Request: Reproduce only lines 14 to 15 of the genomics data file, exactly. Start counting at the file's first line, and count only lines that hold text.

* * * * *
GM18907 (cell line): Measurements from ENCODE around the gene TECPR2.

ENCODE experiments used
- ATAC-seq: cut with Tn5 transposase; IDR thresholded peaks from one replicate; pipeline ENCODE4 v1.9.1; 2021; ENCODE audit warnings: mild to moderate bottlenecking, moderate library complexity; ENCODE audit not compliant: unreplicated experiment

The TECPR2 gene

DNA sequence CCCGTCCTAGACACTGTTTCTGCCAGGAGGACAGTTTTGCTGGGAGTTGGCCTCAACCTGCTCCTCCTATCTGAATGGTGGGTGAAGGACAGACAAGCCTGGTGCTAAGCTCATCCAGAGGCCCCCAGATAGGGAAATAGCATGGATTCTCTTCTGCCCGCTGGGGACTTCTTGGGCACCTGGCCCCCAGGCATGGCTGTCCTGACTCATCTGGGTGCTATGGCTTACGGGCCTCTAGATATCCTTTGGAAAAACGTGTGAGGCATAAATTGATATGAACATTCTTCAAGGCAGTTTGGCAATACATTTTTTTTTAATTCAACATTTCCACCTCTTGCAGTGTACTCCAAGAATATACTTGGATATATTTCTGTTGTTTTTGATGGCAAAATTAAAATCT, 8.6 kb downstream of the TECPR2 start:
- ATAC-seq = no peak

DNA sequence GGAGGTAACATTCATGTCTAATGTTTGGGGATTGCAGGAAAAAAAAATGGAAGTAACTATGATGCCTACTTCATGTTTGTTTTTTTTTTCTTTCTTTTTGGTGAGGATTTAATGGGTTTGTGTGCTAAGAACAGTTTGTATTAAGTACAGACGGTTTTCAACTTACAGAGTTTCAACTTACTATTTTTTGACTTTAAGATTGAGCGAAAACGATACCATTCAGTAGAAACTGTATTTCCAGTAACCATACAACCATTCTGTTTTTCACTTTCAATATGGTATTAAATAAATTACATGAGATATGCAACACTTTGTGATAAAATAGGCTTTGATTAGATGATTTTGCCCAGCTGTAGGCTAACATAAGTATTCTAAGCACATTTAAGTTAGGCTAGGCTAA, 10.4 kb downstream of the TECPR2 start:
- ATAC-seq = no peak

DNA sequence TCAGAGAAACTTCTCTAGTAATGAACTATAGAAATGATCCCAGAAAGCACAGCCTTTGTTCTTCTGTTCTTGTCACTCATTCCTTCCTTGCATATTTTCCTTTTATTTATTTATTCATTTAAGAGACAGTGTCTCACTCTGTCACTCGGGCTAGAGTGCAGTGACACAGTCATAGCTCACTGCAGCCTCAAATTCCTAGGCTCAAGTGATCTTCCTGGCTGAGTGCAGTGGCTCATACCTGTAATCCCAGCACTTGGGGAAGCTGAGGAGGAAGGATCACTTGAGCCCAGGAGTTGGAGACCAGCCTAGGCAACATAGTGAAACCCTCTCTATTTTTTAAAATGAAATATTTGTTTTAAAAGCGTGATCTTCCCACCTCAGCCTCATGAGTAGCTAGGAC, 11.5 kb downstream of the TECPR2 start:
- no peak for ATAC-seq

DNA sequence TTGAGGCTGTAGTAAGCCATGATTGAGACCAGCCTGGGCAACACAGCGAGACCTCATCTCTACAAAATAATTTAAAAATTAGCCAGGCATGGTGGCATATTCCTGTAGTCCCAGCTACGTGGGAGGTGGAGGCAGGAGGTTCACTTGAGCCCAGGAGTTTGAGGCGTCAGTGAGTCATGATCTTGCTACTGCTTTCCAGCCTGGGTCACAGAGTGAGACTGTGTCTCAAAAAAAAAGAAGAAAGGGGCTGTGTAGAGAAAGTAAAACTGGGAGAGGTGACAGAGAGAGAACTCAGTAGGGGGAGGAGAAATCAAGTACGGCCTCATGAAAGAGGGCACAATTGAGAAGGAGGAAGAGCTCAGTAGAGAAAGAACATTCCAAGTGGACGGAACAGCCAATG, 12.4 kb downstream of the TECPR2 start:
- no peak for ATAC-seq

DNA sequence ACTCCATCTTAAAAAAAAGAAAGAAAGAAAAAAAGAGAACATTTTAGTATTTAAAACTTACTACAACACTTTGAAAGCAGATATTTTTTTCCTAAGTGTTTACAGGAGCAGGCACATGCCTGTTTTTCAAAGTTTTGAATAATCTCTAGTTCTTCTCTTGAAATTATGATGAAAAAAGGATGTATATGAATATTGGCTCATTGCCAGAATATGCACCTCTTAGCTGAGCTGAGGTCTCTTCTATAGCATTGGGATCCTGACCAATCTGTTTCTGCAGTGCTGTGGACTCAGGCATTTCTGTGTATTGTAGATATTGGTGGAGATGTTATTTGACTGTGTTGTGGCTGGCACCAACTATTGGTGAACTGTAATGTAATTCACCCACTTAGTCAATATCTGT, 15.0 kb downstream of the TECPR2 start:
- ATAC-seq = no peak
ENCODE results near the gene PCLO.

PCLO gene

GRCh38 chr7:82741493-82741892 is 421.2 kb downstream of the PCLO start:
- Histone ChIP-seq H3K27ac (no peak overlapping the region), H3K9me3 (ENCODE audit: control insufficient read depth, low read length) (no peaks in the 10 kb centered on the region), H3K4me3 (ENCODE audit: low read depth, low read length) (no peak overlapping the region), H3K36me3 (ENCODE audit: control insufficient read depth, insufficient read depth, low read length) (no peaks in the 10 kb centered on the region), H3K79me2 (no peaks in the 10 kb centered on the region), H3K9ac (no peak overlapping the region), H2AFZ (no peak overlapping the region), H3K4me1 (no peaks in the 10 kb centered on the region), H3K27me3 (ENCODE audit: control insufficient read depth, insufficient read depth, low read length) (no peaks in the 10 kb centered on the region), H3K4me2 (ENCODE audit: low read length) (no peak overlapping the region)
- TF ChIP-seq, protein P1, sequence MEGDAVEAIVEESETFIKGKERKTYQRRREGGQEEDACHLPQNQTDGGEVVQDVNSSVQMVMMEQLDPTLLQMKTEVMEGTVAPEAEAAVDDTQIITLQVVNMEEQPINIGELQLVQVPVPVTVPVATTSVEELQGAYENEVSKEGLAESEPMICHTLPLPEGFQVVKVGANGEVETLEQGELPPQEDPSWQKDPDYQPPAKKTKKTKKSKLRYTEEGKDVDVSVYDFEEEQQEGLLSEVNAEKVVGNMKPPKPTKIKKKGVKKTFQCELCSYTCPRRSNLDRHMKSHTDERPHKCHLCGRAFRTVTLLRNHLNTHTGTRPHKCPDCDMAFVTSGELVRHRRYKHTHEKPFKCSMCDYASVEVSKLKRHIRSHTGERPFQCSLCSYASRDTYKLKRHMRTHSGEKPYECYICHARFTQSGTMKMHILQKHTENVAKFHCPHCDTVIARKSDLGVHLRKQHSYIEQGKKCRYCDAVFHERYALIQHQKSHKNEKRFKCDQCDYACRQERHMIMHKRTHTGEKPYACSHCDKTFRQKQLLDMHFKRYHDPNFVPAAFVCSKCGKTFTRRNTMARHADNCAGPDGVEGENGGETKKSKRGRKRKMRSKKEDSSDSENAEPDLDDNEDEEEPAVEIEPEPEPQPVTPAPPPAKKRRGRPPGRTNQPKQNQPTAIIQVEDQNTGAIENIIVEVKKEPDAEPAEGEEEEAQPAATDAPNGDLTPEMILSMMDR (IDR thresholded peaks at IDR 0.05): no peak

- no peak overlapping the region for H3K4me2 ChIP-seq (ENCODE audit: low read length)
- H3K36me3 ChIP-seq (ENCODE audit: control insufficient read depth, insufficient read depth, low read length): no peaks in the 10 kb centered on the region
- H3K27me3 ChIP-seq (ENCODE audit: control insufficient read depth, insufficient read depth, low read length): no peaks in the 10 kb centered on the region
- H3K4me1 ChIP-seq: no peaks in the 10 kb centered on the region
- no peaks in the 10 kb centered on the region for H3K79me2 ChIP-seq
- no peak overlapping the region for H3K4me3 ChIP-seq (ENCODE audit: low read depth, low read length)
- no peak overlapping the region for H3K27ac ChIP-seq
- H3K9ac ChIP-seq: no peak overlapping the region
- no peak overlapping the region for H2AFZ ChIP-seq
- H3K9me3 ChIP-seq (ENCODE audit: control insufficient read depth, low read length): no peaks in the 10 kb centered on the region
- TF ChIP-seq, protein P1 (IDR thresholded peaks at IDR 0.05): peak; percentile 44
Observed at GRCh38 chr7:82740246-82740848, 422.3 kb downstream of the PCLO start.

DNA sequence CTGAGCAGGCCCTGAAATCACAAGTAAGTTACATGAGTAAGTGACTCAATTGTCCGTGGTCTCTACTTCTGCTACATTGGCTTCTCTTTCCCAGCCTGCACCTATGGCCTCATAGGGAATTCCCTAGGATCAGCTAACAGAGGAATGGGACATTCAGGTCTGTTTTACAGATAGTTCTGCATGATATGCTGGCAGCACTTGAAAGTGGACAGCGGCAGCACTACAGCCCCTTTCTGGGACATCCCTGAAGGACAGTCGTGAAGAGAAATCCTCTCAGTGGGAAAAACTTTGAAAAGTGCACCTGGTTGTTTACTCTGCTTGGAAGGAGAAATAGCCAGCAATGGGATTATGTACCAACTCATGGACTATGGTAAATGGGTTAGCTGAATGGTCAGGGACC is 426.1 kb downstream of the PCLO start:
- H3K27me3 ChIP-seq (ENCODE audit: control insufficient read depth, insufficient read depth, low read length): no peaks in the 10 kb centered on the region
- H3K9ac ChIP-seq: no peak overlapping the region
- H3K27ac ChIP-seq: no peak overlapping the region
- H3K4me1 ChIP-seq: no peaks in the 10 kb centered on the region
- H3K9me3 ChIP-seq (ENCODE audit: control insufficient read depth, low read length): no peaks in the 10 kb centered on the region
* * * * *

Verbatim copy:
- ATAC-seq = no peak
ENCODE results near the gene PCLO.